Friday, September 24, 2021

Basic Strength Training : 1 - Compound Movements (Part 1)

1 - Compound Movements (Part 2)

Compound exercises are the most important exercises in an exercise program. For personal program and design, there needs to be a base of strength developed so that you have an idea on what to do while in the gym. Some of you may be puzzled by "compound movements" and some of you may know exactly what they are. First off, a "compound" movement is NOT defined as an exercise that uses various muscle groups. While this IS true and a huge plus of a compound movement; isolations and every other movement of the human body require utilization of more than one muscle group, as well. If you would lie down on your bed and lay perfectly fat, then raise your pointer finger you would use muscle groups from more than one source; first off, you would use your grip strength; second, you'd use strength from your forearm extensor muscles (brachioradialis, supinator, abductor pollicis longus, extensor pollicis longus). People far too often think the only type of contraction a muscle makes is concentric; it is inaccurate. The muscle makes three contractions: eccentric, concentric, and isometric. In some exercises, muscles are worked only isometrically; for instance, the upper back muscles during the back squat, the traps during weighted dips, and the forearm muscles during a bench press. The true definition of a compound movement is a movement that demands involvement of multiple joints.

Compound exercises include the bread and butter of an exercise program; bench presses, barbell rows, squats, overhead presses, deadlifts, pullups, lunges, chin-ups, push-ups, and exercises of that sort. Isolation exercises include movements are designed to isolate a specific joint from other muscle groups; for instance, lateral raises, shrugs, barbell curls, triceps extensions, calf raises, leg extensions, hamstring curls, and wrist work. One of the biggest benefits to compound movements is the coordination it creates between muscles. When you perform a vertical leap, you are working muscles in accordance to a natural movement; the quads are involved, the hamstrings, the glutes, the calves, the core, and basically muscle groups that make up the lower body. Compound movements create this coordination by teaching joints and muscles to work together. When you perform a squat, you're teaching the hamstrings to stabilize when coming down in a natural movement; you're teaching the quads to work with the glutes and coordinate those lower body muscles. When you perform a leg extension, you're isolating the quadriceps from the muscles they were designed to coordinate with and its basically going to be useless strength in the real world. That's not to say that isolations do not serve a purpose; they do and I'll get around to that point later in the article.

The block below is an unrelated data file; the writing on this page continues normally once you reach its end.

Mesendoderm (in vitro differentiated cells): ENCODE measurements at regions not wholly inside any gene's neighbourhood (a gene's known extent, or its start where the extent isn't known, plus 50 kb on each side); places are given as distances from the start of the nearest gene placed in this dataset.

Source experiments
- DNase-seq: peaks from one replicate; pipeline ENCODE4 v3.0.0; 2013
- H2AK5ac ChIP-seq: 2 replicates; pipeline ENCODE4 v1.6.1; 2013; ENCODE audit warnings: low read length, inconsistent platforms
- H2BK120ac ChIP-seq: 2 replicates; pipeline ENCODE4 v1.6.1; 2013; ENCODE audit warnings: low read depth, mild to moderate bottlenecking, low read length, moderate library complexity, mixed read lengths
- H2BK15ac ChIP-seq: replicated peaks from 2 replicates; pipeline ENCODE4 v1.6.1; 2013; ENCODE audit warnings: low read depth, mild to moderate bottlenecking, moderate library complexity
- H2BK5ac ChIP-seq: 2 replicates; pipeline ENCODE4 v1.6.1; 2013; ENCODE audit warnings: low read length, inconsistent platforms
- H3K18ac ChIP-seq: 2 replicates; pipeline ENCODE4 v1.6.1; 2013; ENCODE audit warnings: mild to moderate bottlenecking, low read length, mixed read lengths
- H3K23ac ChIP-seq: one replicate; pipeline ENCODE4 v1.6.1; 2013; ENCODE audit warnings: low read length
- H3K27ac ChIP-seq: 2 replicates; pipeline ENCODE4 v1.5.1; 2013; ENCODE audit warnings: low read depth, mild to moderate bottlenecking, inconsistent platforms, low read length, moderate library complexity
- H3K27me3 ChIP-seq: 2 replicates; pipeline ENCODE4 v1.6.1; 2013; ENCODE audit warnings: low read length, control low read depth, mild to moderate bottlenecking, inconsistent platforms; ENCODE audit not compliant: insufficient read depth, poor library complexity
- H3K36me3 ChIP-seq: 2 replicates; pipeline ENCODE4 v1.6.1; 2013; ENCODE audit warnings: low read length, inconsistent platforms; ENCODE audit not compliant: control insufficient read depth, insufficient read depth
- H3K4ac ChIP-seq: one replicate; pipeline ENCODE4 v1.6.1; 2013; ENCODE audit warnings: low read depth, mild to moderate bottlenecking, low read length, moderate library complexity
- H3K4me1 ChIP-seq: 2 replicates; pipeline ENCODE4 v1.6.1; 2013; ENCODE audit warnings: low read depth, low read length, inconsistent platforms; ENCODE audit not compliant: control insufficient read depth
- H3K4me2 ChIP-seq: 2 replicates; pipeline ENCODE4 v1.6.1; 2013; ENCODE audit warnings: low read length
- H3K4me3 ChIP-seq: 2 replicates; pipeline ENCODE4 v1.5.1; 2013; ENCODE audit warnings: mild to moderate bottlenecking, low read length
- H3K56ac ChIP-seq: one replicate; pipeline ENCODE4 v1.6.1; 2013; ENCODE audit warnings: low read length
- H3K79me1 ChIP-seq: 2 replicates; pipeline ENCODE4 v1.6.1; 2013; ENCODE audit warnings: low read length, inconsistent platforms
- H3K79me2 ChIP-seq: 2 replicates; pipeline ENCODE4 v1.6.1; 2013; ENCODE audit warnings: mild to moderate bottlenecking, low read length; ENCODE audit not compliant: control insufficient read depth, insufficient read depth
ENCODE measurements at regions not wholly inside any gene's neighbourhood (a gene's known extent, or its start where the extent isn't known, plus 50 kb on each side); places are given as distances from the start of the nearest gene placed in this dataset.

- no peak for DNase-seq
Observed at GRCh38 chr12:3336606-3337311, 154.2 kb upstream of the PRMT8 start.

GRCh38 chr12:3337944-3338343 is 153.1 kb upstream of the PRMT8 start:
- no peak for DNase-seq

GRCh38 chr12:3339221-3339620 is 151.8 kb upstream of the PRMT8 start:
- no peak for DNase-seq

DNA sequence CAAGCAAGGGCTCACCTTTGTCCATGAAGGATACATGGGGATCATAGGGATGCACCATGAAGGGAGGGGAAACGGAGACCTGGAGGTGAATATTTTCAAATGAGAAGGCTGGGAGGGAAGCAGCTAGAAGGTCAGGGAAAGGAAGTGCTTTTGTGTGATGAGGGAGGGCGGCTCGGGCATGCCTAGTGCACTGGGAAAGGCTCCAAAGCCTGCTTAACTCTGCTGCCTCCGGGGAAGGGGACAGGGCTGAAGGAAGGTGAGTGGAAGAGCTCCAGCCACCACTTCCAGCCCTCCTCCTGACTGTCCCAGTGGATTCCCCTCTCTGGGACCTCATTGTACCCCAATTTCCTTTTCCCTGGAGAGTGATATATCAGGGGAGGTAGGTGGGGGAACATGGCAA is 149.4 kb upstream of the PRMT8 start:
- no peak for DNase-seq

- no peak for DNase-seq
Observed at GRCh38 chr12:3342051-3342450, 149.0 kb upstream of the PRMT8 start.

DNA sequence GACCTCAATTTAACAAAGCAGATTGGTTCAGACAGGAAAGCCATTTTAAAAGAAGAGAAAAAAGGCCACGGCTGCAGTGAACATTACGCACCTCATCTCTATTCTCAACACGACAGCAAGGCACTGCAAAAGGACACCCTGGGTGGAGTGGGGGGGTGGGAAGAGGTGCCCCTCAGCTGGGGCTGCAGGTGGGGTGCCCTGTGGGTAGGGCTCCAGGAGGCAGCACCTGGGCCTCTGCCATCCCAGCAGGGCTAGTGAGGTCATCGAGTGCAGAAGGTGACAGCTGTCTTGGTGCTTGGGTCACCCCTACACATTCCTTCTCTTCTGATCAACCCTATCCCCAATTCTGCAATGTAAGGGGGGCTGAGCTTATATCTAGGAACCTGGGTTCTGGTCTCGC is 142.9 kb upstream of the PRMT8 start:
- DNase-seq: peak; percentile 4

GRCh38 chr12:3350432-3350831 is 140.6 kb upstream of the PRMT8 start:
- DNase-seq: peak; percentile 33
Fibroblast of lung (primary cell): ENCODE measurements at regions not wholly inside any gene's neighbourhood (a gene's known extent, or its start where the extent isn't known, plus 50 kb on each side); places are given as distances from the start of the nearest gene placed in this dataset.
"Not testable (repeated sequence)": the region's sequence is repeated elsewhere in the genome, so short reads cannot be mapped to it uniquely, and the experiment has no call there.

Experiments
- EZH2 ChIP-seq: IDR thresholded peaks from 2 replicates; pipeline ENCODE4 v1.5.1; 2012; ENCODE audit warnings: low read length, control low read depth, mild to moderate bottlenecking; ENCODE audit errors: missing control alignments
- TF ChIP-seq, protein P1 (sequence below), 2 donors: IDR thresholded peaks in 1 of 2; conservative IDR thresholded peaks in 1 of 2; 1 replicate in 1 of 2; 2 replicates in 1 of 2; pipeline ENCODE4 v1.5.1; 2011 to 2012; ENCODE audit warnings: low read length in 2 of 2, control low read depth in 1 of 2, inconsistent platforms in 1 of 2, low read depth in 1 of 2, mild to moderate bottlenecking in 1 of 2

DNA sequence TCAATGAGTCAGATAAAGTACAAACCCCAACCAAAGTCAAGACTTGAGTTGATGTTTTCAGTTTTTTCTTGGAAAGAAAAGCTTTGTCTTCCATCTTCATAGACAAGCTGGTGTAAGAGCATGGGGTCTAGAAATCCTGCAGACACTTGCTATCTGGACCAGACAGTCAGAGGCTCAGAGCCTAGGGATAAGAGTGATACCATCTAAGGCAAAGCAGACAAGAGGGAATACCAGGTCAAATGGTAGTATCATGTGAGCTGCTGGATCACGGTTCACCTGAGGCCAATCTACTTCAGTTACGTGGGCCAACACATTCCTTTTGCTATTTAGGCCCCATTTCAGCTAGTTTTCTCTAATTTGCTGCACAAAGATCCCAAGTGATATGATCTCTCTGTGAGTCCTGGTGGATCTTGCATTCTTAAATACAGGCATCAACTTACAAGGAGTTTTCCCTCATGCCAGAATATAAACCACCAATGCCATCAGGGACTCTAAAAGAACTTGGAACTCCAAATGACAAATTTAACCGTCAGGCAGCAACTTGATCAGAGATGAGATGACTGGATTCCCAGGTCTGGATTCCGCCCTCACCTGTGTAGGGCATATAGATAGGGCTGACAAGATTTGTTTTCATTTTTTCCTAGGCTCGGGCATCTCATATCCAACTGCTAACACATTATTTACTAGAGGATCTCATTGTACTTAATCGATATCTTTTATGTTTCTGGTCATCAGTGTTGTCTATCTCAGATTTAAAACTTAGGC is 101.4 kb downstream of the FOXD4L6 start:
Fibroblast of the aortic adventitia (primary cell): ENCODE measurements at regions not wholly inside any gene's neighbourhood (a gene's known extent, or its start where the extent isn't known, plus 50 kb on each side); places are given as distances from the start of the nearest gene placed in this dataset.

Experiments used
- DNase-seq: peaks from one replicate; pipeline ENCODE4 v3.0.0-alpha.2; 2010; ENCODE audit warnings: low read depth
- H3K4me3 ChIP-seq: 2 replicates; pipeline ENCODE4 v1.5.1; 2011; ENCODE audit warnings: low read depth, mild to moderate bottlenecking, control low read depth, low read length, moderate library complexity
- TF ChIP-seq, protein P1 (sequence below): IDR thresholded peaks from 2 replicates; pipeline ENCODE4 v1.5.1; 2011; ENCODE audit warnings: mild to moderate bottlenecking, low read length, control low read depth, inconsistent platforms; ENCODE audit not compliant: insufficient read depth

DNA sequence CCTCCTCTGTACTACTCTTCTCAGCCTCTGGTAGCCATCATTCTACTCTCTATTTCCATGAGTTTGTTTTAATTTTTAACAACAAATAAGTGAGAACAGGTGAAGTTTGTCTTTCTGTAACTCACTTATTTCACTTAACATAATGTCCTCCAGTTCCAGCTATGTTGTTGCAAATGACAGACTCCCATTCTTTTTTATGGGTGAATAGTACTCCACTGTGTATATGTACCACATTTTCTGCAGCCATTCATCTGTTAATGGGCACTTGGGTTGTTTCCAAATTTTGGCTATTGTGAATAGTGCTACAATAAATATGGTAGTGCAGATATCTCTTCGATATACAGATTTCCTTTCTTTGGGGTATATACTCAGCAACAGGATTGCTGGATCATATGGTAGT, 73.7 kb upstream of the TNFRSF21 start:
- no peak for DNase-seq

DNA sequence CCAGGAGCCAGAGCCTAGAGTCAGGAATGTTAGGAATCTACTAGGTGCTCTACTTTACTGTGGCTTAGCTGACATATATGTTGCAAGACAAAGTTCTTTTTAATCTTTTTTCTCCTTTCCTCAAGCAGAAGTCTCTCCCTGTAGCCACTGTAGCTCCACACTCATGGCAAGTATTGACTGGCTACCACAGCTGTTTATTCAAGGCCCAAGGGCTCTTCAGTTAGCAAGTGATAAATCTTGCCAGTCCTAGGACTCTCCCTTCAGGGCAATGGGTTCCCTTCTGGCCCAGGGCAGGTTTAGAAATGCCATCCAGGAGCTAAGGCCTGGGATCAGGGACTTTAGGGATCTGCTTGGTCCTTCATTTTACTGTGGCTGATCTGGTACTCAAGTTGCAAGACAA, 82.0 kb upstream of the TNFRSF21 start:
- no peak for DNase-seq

Basic Strength Training  :  1 - Compound Movements (Part 2) Basic Strength Training  :  1 - Compound Movements (Part 2) Basic Strength Training  :  1 - Compound Movements (Part 2) Basic Strength Training  :  1 - Compound Movements (Part 2) Basic Strength Training  :  1 - Compound Movements (Part 2) Basic Strength Training  :  1 - Compound Movements (Part 2)

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